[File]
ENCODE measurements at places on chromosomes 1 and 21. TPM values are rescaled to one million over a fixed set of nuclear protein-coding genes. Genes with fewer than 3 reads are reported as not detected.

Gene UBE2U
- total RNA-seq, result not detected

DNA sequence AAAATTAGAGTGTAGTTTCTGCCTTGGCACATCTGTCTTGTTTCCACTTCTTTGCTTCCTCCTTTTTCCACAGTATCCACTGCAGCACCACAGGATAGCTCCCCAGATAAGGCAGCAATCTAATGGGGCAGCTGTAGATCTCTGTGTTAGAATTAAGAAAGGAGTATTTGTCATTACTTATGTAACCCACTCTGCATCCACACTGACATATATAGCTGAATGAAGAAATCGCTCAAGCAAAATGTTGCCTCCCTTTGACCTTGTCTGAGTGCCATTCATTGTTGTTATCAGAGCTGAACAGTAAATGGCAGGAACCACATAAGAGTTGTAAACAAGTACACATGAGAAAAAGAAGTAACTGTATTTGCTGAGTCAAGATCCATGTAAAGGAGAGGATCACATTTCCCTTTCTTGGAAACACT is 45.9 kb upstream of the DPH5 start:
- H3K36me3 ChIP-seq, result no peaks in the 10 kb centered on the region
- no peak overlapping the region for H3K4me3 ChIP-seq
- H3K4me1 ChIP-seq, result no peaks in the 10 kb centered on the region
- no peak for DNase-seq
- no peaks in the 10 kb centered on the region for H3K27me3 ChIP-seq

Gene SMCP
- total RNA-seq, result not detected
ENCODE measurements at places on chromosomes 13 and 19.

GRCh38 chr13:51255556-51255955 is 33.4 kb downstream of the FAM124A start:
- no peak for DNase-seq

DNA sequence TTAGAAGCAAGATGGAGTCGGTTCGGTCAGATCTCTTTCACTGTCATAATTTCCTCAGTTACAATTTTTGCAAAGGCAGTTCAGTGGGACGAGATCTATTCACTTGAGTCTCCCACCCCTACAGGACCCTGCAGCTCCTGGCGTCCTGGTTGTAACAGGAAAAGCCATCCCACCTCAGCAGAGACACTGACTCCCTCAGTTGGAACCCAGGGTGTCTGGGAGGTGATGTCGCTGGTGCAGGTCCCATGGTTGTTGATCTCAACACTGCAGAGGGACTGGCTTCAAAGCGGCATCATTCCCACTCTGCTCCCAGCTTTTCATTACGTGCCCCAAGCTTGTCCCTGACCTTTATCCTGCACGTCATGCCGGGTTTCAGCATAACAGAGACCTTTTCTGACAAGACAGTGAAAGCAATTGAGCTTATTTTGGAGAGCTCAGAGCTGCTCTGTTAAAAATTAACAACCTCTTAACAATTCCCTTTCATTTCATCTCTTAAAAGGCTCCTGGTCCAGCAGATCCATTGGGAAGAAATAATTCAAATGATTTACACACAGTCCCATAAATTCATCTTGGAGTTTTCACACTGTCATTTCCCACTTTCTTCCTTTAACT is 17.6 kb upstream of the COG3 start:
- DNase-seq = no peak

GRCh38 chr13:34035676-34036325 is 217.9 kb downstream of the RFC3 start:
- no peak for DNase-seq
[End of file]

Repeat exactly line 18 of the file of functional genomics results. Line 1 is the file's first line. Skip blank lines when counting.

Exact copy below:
- no peak for DNase-seq